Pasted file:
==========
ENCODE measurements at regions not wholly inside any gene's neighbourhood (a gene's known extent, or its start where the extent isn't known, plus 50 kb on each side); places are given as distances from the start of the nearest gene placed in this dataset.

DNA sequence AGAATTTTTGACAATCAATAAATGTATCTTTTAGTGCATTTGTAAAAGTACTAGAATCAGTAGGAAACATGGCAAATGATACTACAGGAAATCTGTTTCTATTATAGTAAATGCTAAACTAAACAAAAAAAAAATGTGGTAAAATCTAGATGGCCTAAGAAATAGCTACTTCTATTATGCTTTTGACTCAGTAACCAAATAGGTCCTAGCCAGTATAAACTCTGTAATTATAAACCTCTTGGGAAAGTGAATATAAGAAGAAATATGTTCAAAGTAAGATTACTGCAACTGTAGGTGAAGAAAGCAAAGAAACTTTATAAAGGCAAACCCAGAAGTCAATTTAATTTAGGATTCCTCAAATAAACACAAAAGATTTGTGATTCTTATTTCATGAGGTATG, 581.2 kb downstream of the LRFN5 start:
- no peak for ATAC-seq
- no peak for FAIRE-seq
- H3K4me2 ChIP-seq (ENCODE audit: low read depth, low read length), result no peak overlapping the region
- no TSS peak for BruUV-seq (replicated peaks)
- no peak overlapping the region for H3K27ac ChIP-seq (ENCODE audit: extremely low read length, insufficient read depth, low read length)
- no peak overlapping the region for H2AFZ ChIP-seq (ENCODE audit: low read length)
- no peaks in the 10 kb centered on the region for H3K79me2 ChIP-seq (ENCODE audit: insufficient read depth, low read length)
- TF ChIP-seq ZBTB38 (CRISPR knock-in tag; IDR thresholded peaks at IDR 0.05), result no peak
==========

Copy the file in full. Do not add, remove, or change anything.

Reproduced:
ENCODE measurements at regions not wholly inside any gene's neighbourhood (a gene's known extent, or its start where the extent isn't known, plus 50 kb on each side); places are given as distances from the start of the nearest gene placed in this dataset.

DNA sequence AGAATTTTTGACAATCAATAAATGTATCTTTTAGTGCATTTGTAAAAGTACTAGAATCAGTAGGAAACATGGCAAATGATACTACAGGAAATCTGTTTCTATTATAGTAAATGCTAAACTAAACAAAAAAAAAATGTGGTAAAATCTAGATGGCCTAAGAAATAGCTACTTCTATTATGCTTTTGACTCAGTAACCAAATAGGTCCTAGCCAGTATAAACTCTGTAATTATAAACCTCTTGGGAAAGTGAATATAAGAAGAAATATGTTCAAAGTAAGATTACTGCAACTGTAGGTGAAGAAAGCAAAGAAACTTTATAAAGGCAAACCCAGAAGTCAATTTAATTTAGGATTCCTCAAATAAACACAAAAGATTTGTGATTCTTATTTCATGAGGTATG, 581.2 kb downstream of the LRFN5 start:
- no peak for ATAC-seq
- no peak for FAIRE-seq
- H3K4me2 ChIP-seq (ENCODE audit: low read depth, low read length), result no peak overlapping the region
- no TSS peak for BruUV-seq (replicated peaks)
- no peak overlapping the region for H3K27ac ChIP-seq (ENCODE audit: extremely low read length, insufficient read depth, low read length)
- no peak overlapping the region for H2AFZ ChIP-seq (ENCODE audit: low read length)
- no peaks in the 10 kb centered on the region for H3K79me2 ChIP-seq (ENCODE audit: insufficient read depth, low read length)
- TF ChIP-seq ZBTB38 (CRISPR knock-in tag; IDR thresholded peaks at IDR 0.05), result no peak